Irresponsibility, Guilt and Pity result in terrible parenting decisions.
Motivation for Growth
Unfortunately, one of the best and most frequent motivations for growth is pain. The pain of my son’s grief over the loss of his father at a young age caused me to make many parenting decisions out of pity for him. As he grew up, he learned that if he got into trouble, and acted sad enough or regretful enough, I would bail him out. I essentially took on the responsibility for his poor decisions which allowed him to be less responsible. This is the essence of codependence. When I prevent my child from experiencing the reasonable consequences of her own behavior, I am robbing her of valuable learning experiences that lead to a productive, well-adjusted adulthood.
Pain in my marriage motivated me to learn better communication and conflict management skills. Extreme discomfort with the choices of my adult son, eventually led to the examination of myself. Acknowledging whatever mistakes I may have made as a parent, I had to release him to learning his own lessons as an adult, rather than picking up the messes he made. It was not loving or helpful to continue being responsible for his choices rather than allowing him the human experience of learning from his mistakes. My book Pungent Boundaries shares a lot about our journeys of personal growth!
Allowing Age-Appropriate Pain as a Learning Tool
I’m assuming that you’re reasonable enough to recognize that pain must be age appropriate and not abusive. When I child breaks his arm because of riding a bike carelessly, you don’t deny medical care as a teaching opportunity! When a three-year-old throws a tantrum because he doesn’t want to go to bed, you don’t lock her in a closet! I am not talking about abuse in this newsletter! I’m recommending that you love a child enough to let them suffer reasonable amounts of pain as part of their learning to be responsible for their own choices.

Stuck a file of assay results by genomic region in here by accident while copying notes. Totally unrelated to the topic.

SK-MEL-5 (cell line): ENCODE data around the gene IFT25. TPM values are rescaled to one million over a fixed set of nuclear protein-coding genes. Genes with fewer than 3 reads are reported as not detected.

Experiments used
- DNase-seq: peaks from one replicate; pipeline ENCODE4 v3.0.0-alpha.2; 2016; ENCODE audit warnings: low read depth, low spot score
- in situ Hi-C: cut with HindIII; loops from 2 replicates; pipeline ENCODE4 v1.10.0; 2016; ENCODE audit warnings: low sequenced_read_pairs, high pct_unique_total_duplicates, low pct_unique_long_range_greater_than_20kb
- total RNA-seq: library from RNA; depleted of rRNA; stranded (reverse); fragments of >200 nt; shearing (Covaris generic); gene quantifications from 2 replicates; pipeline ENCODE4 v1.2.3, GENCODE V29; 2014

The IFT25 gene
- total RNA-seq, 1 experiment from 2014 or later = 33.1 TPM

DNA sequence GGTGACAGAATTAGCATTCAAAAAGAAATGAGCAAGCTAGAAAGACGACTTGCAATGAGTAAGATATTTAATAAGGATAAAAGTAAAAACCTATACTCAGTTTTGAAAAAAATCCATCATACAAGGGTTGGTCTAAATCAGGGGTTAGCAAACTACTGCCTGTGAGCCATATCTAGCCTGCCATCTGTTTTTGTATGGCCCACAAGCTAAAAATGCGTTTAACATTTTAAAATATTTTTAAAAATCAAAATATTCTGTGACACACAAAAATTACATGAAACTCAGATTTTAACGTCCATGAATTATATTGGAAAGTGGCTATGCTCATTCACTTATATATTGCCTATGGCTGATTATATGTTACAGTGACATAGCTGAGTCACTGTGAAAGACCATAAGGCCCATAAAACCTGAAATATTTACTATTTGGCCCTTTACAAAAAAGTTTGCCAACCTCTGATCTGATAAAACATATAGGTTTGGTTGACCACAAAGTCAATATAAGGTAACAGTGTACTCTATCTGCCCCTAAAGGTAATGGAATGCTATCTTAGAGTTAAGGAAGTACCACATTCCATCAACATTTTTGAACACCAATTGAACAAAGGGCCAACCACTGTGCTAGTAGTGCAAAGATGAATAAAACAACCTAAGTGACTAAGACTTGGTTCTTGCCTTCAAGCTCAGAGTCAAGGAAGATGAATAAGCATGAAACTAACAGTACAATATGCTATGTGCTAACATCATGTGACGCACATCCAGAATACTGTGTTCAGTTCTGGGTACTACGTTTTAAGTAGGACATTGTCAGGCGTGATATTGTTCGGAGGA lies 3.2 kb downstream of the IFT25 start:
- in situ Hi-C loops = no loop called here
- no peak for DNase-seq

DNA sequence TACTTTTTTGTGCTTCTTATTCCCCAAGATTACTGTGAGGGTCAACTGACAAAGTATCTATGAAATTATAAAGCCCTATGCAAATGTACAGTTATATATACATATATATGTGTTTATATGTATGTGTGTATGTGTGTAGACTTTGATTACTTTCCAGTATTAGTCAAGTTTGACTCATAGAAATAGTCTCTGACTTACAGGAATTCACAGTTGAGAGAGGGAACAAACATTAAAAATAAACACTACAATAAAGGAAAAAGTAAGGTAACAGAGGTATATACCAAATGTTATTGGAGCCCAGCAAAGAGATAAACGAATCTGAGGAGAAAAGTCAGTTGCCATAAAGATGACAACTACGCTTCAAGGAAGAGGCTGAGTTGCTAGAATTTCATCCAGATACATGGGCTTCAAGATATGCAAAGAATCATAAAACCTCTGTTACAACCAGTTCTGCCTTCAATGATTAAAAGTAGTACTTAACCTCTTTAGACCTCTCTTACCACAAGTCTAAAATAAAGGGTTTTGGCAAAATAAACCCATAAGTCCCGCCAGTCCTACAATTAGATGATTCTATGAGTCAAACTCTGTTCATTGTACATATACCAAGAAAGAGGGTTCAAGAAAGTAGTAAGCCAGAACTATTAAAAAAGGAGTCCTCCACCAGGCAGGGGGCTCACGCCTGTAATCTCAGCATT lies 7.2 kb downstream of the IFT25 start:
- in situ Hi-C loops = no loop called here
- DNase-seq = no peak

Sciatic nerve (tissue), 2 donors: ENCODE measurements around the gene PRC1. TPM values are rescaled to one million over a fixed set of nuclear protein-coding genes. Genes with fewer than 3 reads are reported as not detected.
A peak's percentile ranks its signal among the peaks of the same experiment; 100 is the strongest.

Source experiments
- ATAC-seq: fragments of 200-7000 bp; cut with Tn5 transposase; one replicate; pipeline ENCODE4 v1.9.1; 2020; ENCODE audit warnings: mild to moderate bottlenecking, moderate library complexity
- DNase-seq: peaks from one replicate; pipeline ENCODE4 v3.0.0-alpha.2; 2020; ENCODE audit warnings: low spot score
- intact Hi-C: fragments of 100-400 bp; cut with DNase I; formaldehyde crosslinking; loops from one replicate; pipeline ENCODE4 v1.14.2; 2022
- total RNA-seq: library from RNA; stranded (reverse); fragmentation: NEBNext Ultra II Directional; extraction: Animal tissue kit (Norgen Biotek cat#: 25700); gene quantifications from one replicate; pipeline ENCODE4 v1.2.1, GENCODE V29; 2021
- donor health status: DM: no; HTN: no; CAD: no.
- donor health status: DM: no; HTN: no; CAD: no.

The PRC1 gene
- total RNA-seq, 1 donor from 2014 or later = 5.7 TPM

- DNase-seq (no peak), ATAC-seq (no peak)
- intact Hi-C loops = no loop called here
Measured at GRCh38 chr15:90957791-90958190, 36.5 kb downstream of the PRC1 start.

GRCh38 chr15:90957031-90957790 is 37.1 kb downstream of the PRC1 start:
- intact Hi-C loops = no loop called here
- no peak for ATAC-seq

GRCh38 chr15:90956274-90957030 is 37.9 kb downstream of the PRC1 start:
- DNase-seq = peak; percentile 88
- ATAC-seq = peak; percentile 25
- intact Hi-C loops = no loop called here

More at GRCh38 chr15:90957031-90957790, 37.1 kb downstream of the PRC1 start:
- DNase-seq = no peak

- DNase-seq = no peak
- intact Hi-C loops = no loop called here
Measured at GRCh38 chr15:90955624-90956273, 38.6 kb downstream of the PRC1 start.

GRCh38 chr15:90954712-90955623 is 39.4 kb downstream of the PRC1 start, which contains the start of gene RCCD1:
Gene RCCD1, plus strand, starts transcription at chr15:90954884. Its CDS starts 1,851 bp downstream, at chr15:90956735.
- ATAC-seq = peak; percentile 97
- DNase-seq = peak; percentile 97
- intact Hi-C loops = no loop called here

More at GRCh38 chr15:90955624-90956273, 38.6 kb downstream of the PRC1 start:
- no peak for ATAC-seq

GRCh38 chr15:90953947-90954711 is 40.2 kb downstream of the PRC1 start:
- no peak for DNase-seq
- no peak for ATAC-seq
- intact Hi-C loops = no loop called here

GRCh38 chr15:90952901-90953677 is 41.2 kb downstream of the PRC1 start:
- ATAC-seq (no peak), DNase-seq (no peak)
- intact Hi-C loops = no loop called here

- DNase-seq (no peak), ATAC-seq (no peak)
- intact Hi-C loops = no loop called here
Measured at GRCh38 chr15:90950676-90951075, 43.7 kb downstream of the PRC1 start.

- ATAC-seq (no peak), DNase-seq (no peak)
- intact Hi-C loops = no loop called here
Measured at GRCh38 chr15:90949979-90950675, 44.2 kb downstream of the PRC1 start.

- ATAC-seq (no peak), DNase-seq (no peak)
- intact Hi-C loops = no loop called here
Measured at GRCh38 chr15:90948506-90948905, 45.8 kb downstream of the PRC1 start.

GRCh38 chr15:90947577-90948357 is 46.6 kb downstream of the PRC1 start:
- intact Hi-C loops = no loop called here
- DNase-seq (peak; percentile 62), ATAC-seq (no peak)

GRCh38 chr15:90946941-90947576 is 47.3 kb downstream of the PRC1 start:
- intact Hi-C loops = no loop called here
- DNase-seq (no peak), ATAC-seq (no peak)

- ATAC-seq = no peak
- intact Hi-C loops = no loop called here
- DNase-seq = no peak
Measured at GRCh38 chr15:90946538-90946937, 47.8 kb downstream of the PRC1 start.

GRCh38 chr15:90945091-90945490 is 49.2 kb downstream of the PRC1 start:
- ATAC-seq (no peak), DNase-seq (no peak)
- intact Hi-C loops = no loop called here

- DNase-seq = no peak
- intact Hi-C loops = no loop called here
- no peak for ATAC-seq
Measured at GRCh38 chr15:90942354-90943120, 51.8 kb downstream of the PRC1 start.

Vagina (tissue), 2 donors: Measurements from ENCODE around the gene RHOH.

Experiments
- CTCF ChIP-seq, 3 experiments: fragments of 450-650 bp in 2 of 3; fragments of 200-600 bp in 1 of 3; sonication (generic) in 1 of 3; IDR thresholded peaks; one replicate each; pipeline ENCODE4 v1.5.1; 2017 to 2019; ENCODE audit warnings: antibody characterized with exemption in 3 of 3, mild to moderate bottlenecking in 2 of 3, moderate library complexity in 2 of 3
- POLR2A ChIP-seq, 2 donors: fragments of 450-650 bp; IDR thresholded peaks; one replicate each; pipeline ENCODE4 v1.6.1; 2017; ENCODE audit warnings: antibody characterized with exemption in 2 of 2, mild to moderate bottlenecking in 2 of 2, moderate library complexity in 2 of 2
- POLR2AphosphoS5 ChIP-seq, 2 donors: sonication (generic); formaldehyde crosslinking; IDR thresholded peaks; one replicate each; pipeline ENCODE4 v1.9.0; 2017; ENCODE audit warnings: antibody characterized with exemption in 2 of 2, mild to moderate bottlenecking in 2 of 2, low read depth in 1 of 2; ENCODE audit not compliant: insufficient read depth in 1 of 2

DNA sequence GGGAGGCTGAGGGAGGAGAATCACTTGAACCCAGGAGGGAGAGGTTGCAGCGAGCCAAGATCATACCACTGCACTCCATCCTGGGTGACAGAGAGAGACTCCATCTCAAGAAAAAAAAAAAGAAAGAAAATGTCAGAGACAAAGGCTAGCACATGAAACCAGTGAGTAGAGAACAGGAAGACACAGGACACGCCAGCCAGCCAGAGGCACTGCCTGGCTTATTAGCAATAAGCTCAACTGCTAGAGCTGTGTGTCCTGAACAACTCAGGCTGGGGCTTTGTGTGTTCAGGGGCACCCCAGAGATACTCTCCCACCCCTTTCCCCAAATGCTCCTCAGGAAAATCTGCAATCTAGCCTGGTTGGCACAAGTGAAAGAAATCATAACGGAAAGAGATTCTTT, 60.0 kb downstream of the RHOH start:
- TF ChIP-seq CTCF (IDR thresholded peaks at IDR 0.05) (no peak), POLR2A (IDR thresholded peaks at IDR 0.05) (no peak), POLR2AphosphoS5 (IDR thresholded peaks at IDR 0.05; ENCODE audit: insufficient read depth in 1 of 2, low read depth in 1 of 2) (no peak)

One father’s twenty-one year old thought she was grown up enough to quit college and move across the country with her boyfriend. When her dad said he would no longer pay for her car insurance or cell phone, she accused him of being a terrible dad… of not loving her anymore. It broke his heart. He had to suffer the pain of risking their relationship by cutting off her financial support in order to lovingly give her the gift of assuming adult reponsibilities. A few months later she had a job, resumed her schooling with a scholarship and was paying for her car insurance and phone bill. In addition, their relationship was better than ever!
Parenting: a Catalyst for Personal Growth
Relationships of any kind are labs in which we make mistakes, have experiments that fail, and hopefully choose to learn from them in order to get better results. We aren’t given guide books for parenting. If we’re lucky, we had great examples in our own parents that provided a solid foundation. Otherwise we have two choices. We pass along the dysfunctions we grew up with, or we knuckle down, research, and learn so that we can give our children a better experience than we had. Make decisions today based on the ultimate goal of a responsible, productive, happy adult child tomorrow.
You have my love and support,